Fourteenth Sunday After Pentecost
1 Timothy 1:12-17
Dear fellow ministers of the gospel of Jesus Christ,
grace and peace to you
from the one who is revealed as merciful. Amen
The psalmist cries out to God today,
“Have mercy on me, O God, according to your steadfast love;
in your great compassion blot out my offenses”
then goes on to acknowledge
that they know they’ve really messed up,
they’ve sinned against God
and they deserve whatever judgement God hands down
and yet they are still bold to call on God to forgive them
and end with the petition
“Create in me a clean heart, O God,
and renew a right spirit within me.”
a petition which frankly seems pretty bold
given what the psalmist acknowledged earlier.
Who is this person that would be so bold as to ask God
to do these things,
or perhaps the better question is,
who is this God who would hear and consider these requests?
Who is God?
Yep we’re going there this morning,
who is God?
Paul in our reading from 1 Timothy
describes God as “the King of the ages, immortal, invisible, the only God.”
and that is a good general description
of what most monotheists would say about God,
God is the only God,
God is immortal-outside of time
and God is invisible,
we cannot see God,
what we know of God
is only what God has chosen to reveal to us.
And the moments of revelation
upon which we most depend
are found in the scriptures,
the stories of God and people
and while that’s a start,
even these revelations
present a variety of pictures
of who God is
even in just our selections for today
In Exodus we have the all-powerful God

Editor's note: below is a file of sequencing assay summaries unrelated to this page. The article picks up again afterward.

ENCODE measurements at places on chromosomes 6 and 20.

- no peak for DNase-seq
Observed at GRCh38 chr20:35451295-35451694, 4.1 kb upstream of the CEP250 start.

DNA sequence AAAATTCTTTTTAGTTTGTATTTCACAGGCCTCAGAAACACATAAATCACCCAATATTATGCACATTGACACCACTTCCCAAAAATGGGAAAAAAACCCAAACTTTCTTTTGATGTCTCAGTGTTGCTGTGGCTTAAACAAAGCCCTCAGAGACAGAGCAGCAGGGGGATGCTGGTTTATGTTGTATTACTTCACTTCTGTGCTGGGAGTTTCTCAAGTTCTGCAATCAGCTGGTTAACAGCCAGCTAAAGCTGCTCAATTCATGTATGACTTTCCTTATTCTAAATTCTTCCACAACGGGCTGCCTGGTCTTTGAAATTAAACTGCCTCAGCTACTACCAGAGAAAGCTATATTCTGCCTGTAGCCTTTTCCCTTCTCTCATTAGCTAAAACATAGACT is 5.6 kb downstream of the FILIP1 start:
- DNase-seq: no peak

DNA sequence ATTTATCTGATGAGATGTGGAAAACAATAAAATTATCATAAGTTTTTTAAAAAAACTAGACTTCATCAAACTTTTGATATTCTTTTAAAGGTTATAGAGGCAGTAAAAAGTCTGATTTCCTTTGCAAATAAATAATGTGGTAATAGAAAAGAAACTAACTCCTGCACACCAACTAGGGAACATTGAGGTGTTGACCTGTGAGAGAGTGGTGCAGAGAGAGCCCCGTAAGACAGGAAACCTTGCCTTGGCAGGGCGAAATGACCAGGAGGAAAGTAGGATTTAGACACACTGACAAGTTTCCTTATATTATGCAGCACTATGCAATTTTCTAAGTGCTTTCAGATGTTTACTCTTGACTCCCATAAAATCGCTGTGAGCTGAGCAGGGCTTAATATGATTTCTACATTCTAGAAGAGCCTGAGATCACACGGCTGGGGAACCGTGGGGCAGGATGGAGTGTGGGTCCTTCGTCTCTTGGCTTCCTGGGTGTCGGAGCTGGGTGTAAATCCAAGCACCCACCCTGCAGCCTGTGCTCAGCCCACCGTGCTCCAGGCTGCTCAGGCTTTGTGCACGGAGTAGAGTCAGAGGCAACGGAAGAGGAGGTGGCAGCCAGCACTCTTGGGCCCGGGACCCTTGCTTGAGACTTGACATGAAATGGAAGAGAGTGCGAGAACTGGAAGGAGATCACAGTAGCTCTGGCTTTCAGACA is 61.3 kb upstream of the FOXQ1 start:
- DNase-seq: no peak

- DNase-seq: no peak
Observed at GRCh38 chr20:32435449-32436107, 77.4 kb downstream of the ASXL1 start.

meeting with Moses on the mountain top
and who is acting kind of like a sullen teenager.
God has rescued the Israelites,
the people God chose,
has led them into the desert
and has given them the 10 commandments,
God even let the people approach the mountain
to see the glory of God,
but it was too much for them,
they were content to let Moses do all the talking with God,
so now Moses has been up on the mountain
getting the particulars of the law,
and he’s been gone a long time,
so long that the people think,
well he’s probably dead by now
what with all that glory of the Lord,
it’s time to take matters into our own hands,
so they go to Aaron
and say give us a god to worship,
and Aaron seemingly without questioning the request
takes all their gold
and makes the image of a calf
and says here, go worship this.
Which gets us to our reading for today
where God notices what the people have done,
how quickly they’ve forgotten the covenant they made with God
and “The Lord said to Moses, ‘I have seen this people, how stiff-necked they are. Now let me alone, so that my wrath may burn hot against them and I may consume them; and of you I will make a great nation.”
The people messed up
and God is ready to give up,
change plans, focus on the one who has stayed loyal,
maybe pout a bit
but unlike a teenager,
God’s wrath could actually consume all the people.
But here Moses intercedes for the people,
Moses reminds God of all the promises God has made over the generations,
all the trouble God went to with the plagues,
and on top of that,
what will the Egyptians think of you if you do this?
that you just brought them out to kill them in the mountains.
“And the Lord changed his mind about the disaster that he planned to bring on his people.”
God can change God’s mind,
God is merciful.
Which is good for us,
because it also seems like God gets really unhappy
when people break the rules
and God has the power to do something about it.
So that’s one picture of God,
one who gets angry but is merciful.
Then we have Jesus in our gospel for today,
we confess that Jesus is God,
and so what Jesus does
reveals who God is
and here he is,
teaching a wide variety of people,
the usual suspects the scribes and Pharisees